This morning, my partner Mark Lim hosted an excellent discussion about whether US-style class actions are likely to become more common in this country, and if so, whether misleading advertising claims could be the trigger for them.
First of all, we had a run down of the situation in the United States from Melissa Steinman, a partner at Venable LLP, one the of the US members of the Global Advertising Lawyers Alliance. Melissa explained how the 'class action bar' in the US brings these claims about. In my imagination, the class action bar is typified by the fictional Saul Goodman of Breaking Bad and Better Call Saul. One key point to note is that they look for inspiration for potential class actions by studying the decisions of both the statutory regulators, like the Federal Trade Commission, and the self-regulatory bodies, like the NAD, equivalent to the Advertising Standards Authority. In fact, we know from some of our large consumer facing US clients that the US class action lawyers also study the ASA decisions themselves, which is another reason to ensure ASA investigations are thoroughly defended, particularly if you also do business in the States.
We then heard from Jonathan Goulding, Thomas Samuels and Kate Urell from Gough Square Chambers about the situation in the UK. Before 2014, there was no private right of civil redress for breaches of the Consumer Protection Regulations 2008, but that changed with effect from 1st October 2014. After a slow start, other changes to the legal landscape also mean that class actions are likely to be more common in future, such as the development of Group Litigation Orders (GLOs) and the growth in the market for litigation funding. So far, most GLO's have related to product liability claims, such as the Linkwise GLO, which resulted in Argos paying about £17million in damages for their 'toxic sofas'. In 2017, there was also a successful action against Morrisons following a mass leak of personal information by a disgruntled employee. The GLO claim against VW following the emissions scandal also includes an element relating to misleading advertising claims for the emissions of their vehicles.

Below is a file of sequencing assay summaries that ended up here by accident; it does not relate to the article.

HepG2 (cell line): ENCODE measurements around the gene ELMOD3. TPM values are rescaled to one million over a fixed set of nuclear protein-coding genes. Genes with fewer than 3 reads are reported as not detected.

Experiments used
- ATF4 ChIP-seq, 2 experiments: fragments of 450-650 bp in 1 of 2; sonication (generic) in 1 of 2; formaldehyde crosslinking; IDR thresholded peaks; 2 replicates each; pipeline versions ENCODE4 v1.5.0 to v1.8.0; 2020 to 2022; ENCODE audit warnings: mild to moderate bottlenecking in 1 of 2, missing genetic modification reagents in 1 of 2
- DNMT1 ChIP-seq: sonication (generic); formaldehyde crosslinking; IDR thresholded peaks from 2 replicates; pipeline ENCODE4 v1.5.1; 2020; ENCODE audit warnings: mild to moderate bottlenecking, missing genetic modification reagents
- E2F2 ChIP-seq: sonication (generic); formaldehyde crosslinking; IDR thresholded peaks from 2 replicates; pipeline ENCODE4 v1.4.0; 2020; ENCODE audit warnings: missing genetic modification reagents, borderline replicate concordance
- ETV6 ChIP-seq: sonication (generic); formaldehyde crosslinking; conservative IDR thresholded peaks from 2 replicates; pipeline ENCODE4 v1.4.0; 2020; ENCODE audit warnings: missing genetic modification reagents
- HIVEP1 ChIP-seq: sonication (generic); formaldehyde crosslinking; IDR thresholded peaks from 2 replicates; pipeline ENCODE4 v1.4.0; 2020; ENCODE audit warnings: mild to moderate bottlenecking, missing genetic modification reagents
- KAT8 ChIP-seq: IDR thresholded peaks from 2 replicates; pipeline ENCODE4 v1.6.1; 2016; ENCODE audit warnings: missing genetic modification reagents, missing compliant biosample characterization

Kate ran through the tactics for dealing with a GLO and repeated Melissa's warning that they may be triggered by an adverse decision by a regulator, such as the Competition & Markets Authority, the Information Commissioner's Officer or the ASA. Her top tip for the areas to watch include results based advertising, such as slimming and weight loss claims; pricing claims; equity release products, as well as other financial services products; e-cigarettes; and green claims, such as claims for savings made by installing solar panels.
In the US, they have about 100 new class actions filed every year. We've only had 108 GLO's since 2000, i.e. about 6 per year. The chances are we will never have a class action 'industry' on the scale of the US, not least because we are simply a smaller market with a smaller number of potential members of each class, but it does seem likely that they are only going to become more common, better organised and more expensive to defend.
And if they do, whatever you do, don't call Saul.